Gianfranco Battisti hailed the initiative as a way of reviving travel after more than a year of coronavirus curbs.
“We will introduce a Covid-free train in early April … initially between Rome and Milan,” Battisti said during an event at Rome’s main train station.
It will be a European first, according to his company, Ferrovie dello Stato Italiane (Italy’s state railway operator, which runs Trenitalia and the Frecce high-speed trains).
All staff and passengers will be tested for coronavirus before boarding “with the help of the Red Cross”, he said.
After the Rome-Milan route, Italy’s busiest, “we will adopt this solution especially for tourist destinations” like Venice, Florence and Naples, he added.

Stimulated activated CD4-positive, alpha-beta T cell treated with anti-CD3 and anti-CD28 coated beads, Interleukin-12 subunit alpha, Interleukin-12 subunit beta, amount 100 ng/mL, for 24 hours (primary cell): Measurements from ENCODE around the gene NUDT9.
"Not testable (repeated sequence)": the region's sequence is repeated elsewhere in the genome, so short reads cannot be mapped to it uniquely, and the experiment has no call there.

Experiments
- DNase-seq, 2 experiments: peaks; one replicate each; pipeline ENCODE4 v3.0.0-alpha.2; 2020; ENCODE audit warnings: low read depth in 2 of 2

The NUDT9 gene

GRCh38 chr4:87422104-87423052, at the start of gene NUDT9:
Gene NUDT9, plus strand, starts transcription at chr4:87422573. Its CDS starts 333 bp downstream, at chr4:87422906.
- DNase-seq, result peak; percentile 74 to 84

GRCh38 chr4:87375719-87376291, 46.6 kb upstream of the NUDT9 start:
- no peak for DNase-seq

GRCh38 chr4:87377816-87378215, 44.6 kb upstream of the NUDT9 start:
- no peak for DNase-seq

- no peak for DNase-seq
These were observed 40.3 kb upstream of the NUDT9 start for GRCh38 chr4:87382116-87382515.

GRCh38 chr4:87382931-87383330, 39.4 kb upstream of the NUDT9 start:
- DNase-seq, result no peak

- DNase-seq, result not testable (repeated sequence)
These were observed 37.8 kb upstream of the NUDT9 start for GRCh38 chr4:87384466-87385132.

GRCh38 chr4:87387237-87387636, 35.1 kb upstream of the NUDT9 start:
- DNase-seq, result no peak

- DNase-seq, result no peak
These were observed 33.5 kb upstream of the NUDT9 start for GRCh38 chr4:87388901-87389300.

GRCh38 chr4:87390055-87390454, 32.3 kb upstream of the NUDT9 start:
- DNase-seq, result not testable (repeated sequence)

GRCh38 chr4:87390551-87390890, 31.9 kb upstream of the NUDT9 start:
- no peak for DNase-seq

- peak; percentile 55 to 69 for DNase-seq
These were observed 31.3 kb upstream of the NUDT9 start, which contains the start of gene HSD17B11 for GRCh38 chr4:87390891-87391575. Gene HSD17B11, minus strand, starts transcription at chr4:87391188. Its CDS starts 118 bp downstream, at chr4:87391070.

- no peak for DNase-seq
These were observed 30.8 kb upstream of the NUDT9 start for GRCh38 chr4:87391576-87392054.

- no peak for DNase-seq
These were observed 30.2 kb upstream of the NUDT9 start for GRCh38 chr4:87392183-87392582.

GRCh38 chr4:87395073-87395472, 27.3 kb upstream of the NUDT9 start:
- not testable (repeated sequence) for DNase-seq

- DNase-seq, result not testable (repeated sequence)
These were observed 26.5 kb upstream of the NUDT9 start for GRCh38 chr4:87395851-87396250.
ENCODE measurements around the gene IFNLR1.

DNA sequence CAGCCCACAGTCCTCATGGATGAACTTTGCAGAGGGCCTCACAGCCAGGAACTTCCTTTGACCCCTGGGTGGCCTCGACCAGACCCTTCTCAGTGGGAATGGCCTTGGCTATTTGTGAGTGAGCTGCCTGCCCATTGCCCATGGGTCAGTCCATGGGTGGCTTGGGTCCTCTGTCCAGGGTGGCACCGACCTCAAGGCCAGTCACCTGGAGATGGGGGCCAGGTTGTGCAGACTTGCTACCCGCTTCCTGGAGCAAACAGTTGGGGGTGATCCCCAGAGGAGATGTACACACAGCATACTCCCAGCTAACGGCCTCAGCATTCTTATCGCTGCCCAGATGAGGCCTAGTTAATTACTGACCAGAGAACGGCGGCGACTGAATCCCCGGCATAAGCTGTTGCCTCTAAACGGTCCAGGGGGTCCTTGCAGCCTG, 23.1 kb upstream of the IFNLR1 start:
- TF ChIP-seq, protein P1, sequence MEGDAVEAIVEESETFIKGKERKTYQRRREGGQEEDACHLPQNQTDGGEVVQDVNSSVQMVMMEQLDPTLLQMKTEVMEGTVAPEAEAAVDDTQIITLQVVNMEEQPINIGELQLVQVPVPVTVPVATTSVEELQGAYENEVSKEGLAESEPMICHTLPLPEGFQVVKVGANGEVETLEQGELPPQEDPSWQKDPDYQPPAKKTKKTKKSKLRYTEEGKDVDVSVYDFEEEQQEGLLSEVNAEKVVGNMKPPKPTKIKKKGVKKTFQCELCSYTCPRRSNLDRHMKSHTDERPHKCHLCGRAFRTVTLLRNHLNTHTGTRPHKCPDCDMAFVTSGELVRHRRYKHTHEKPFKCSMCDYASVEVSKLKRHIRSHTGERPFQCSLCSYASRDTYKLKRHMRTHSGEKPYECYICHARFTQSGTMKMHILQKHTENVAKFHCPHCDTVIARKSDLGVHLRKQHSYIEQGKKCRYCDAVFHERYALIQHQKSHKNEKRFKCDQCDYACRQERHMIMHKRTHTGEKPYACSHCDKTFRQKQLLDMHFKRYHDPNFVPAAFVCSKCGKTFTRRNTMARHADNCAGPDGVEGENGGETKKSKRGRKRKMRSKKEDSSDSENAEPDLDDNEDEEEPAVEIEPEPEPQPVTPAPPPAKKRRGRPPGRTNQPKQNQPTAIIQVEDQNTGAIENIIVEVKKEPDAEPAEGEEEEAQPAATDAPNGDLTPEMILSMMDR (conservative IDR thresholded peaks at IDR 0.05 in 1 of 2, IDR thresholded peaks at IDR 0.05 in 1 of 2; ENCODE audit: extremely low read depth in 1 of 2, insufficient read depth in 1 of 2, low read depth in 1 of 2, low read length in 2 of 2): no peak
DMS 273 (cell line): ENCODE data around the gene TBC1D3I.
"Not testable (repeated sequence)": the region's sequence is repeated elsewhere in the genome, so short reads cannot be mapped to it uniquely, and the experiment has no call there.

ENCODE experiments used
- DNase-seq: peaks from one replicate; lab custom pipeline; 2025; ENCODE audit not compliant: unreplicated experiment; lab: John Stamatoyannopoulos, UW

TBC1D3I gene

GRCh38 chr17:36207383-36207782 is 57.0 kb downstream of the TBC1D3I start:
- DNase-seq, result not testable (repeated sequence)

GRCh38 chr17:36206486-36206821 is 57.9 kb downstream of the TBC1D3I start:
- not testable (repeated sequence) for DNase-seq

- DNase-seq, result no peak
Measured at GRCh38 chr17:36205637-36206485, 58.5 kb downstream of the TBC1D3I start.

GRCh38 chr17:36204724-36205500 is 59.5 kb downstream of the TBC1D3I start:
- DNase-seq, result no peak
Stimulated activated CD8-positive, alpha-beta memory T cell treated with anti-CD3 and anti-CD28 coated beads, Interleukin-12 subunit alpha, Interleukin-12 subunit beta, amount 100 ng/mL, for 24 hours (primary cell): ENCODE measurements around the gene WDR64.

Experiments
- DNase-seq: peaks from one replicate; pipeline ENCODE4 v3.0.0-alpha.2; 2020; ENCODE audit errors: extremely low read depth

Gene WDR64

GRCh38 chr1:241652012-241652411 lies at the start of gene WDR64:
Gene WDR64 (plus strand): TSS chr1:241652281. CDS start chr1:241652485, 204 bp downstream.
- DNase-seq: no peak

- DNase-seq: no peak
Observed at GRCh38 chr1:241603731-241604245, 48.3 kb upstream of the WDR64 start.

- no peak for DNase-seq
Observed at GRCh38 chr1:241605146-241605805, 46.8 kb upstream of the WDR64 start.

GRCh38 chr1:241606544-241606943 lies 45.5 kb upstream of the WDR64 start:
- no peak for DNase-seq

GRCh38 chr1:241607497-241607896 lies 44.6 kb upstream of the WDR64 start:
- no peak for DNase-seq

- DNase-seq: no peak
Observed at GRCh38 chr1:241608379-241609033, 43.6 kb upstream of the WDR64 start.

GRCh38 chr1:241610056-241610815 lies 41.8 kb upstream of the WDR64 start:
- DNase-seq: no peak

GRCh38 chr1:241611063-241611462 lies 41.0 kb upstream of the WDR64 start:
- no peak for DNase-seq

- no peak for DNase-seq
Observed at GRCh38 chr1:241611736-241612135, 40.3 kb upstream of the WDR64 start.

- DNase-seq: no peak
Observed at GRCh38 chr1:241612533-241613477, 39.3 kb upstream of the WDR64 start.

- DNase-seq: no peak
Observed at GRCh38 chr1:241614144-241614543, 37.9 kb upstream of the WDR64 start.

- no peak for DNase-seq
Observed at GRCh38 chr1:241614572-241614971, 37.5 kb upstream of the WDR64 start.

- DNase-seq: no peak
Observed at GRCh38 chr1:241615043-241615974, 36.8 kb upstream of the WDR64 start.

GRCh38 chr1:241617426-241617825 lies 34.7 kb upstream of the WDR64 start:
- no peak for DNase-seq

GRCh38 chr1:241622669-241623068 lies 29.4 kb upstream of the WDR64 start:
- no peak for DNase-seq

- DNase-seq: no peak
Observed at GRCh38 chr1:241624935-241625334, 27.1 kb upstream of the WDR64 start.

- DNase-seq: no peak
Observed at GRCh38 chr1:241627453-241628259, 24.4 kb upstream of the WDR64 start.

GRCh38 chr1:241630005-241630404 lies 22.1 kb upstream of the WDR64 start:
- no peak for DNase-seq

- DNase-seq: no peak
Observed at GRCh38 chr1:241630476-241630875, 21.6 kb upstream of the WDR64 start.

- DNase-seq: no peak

Italian airline Alitalia last year launched Covid-tested flights on selected domestic and international flights.
US passengers are allowed to avoid 14 days in isolation if they travel on special flights from New York or Atlanta to Rome.
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Before the pandemic struck, tourism accounted for 14 per cent of Italy’s economy, Prime Minister Mario Draghi told parliament last month.
Lockdowns and other coronavirus restrictions have had a devastating impact on the industry, with hotels and restaurants forced to shut for months.
Overnight stays by foreign tourists were down by almost 70 per cent, year-on-year, in January-September 2020, according to official data released in December.
Under current restrictions, people living in Italy are also currently prohibited from travelling between regions or towns for non-essential reasons, making even domestic tourism impossible.